Nesting ecology of a naturalized population of MallardsAnas platyrhynchosin New Zealand

  title={Nesting ecology of a naturalized population of MallardsAnas platyrhynchosin New Zealand},
  author={Jennifer L. Sheppard and Courtney L. Amundson and Todd W. Arnold and David Klee},
Investigating the reproductive ecology of naturalized species provides insights into the role of the source population's characteristics vs. post‐release adaptation that influence the success of introduction programmes. Introduced and naturalized Mallards Anas platyrhynchos are widely established in New Zealand (NZ), but little is known regarding their reproductive ecology. We evaluated the nesting ecology of female Mallards at two study sites in NZ (Southland and Waikato) in 2014–15. We… 
Do mallard ducks feature in the diet of stoats in an agricultural landscape?
It is shown that stoats are an egg predator in the Southland agricultural landscape and mallard eggs may contribute to stoat assimilated diet early in the mallard breeding season before alternative prey items become available.
Managing propagule pressure to prevent invasive species establishments: propagule size, number, and risk-release curve.
  • O. Stringham, J. Lockwood
  • Environmental Science
    Ecological applications : a publication of the Ecological Society of America
  • 2021
The sensitivity analysis was able to specifically quantify how much reduction in a propagule pressure component(s) is needed to reach a given target establishment probability, suggesting that quantifying the three components of propagule Pressure should be a priority for invasive species prevention moving forward.


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Mallard survival and nesting ecology in the Lower Great Lakes Region, New York
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Costs and benefits of natal dispersal in yearling mallards Anas platyrhynchos
Nest success performance relative to dispersal distance varied among study sites but was unrelated to local upland nest cover, wetland habitat conditions, or conspecific density, suggesting that long-distance dispersers presumably benefitted when they were able to acquire better nest sites.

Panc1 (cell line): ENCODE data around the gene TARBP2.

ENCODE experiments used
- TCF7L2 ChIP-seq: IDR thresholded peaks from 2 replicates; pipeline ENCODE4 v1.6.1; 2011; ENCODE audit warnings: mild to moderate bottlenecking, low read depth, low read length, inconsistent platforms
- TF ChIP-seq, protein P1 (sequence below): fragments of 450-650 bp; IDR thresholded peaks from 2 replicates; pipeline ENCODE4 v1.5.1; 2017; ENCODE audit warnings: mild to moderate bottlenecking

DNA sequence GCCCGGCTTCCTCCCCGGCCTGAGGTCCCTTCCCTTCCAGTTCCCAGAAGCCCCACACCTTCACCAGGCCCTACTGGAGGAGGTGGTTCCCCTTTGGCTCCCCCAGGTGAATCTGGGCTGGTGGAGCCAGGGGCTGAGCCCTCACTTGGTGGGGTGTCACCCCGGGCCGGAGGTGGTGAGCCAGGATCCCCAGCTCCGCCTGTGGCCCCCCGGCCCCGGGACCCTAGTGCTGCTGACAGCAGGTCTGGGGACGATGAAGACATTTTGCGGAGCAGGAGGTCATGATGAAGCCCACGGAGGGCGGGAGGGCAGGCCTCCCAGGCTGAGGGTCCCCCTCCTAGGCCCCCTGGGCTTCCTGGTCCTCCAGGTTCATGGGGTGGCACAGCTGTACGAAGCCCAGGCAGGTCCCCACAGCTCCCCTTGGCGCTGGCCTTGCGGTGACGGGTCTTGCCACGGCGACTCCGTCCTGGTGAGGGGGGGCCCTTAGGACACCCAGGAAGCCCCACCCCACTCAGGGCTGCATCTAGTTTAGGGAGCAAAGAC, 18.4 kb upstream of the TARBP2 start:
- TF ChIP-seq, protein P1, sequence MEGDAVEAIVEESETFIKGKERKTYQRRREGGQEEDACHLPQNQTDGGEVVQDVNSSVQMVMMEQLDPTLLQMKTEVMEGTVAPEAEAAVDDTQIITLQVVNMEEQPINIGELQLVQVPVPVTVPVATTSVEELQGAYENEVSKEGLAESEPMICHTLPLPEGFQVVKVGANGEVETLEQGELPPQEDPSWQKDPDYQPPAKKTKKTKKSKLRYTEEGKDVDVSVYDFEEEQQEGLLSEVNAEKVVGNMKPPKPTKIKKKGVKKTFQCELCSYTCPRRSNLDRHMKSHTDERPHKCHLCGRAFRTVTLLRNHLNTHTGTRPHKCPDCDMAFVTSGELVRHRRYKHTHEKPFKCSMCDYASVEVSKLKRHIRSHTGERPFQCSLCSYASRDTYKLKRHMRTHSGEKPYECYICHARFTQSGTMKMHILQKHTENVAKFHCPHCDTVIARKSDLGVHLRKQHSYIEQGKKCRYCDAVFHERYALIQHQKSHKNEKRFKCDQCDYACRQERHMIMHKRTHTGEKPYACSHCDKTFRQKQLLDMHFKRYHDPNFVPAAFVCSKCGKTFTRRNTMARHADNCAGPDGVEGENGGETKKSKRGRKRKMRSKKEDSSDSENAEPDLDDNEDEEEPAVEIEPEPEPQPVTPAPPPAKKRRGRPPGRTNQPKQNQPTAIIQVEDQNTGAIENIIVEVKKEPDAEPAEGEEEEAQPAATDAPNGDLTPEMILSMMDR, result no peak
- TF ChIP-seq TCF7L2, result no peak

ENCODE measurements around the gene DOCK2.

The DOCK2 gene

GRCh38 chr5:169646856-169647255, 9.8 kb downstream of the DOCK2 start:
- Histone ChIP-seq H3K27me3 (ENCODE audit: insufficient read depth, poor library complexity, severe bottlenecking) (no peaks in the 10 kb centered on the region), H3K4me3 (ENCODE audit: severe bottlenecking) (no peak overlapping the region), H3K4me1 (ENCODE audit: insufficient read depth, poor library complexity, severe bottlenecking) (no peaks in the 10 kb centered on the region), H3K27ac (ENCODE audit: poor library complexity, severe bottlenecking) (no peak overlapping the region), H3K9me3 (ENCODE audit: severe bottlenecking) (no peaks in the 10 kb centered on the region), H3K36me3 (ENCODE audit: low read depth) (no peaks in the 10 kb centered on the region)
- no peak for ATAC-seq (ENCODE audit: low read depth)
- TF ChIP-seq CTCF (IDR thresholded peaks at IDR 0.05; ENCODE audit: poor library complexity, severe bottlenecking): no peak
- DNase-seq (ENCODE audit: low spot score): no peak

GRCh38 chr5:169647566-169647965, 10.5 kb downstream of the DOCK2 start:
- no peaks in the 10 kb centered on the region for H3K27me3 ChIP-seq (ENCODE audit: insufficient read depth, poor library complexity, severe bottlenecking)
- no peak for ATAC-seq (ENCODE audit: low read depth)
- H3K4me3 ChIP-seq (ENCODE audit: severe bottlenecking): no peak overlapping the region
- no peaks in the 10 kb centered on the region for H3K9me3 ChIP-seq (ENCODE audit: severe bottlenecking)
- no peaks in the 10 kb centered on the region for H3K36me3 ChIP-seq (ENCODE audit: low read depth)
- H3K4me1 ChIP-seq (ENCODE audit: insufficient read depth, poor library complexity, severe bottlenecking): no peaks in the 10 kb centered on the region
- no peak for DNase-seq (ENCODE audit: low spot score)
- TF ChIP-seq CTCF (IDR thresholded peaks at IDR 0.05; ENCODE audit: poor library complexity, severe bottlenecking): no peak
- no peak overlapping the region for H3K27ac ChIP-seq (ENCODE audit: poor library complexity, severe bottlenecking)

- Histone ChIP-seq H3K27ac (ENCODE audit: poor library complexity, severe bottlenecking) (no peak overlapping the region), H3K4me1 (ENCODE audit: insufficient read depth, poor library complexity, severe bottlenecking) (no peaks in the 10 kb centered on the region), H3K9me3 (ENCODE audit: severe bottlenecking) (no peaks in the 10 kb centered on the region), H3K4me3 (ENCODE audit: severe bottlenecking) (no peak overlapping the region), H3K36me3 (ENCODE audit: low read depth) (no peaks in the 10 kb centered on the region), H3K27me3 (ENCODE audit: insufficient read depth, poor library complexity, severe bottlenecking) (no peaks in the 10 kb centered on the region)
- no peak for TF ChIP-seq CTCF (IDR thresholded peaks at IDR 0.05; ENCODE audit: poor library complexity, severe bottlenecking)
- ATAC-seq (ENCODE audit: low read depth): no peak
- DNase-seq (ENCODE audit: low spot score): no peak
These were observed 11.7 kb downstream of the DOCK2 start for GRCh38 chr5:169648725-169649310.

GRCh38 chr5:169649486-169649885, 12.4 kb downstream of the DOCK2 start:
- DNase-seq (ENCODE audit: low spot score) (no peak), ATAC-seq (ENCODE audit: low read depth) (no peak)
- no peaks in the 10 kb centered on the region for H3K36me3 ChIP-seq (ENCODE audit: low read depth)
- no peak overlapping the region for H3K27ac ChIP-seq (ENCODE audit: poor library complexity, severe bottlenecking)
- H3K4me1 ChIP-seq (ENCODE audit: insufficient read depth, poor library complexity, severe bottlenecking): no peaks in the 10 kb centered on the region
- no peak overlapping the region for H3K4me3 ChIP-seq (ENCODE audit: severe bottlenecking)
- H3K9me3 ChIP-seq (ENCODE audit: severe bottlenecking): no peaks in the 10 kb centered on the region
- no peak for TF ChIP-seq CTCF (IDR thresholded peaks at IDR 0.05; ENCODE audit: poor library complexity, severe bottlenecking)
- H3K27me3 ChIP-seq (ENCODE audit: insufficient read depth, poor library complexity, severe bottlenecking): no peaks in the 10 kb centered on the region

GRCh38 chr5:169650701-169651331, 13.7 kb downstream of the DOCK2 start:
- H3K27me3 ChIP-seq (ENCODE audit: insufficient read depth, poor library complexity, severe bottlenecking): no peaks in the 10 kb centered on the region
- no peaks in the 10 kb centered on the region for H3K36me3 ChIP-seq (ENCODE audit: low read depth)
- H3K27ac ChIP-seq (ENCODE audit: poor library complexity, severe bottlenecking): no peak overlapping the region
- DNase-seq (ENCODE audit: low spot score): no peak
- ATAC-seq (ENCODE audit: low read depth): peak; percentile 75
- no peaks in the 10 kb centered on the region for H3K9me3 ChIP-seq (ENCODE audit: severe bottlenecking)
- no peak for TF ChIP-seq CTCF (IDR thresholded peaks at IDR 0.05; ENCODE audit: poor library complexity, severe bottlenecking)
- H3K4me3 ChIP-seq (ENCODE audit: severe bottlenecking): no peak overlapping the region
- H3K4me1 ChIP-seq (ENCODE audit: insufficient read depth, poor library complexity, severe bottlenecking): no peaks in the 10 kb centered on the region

Reproduction and Survival of Female Mallards in the St. Lawrence River Valley, New York
Investigation of the breeding ecology of female mallards within the St. Lawrence River Valley of northern New York determined factors affecting reproductive success and survival, and management of mallards in the SLRV should focus on maintaining an agricultural land base and protecting wetlands.
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Investigating nest survival of mallards in intensively cropped northern Iowa, USA, where wetland and grassland habitats were highly fragmented found perimeter-to-area ratio of the nest patch was the most important predictor of daily nest survival, with nest survival decreasing with increasing PAR.
Endozoochory by mallard in New Zealand: what seeds are dispersed and how far?
The ability of mallards to disperse viable seeds up to 19 km within 48 h suggests they have an important and previously overlooked role as vectors for a variety of wetland or grassland plant species in New Zealand.
Effects of Large-Scale Predator Reduction on Nest Success of Upland Nesting Ducks
Nests initiated midseason had higher daily survival rates (DSR) than those initiated earlier or later in the season, and Predator reduction at the township scale provides managers with an effective tool to improve nest success at large spatial scales.
Reproductive Ecology of Three Tibetan Waterbird Species, with Special Reference to Life-History Alterations along Elevational Gradients
  • Xin Lu
  • Environmental Science
  • 2011
Xin Lu (2011) Reproductive ecology of three Tibetan waterbird species, with special reference to life-history alterations along elevational gradients. Zoological Studies 50(2): 192-202. Life-history
Predator control improves nesting success in Waikato forest fragments
The authors' data from tawa (Beilschmiedia tawa) forest remnants confirm that control of ship rats and possums alone is sufficient to improve nesting success of small arboreal birds in North Island forests.
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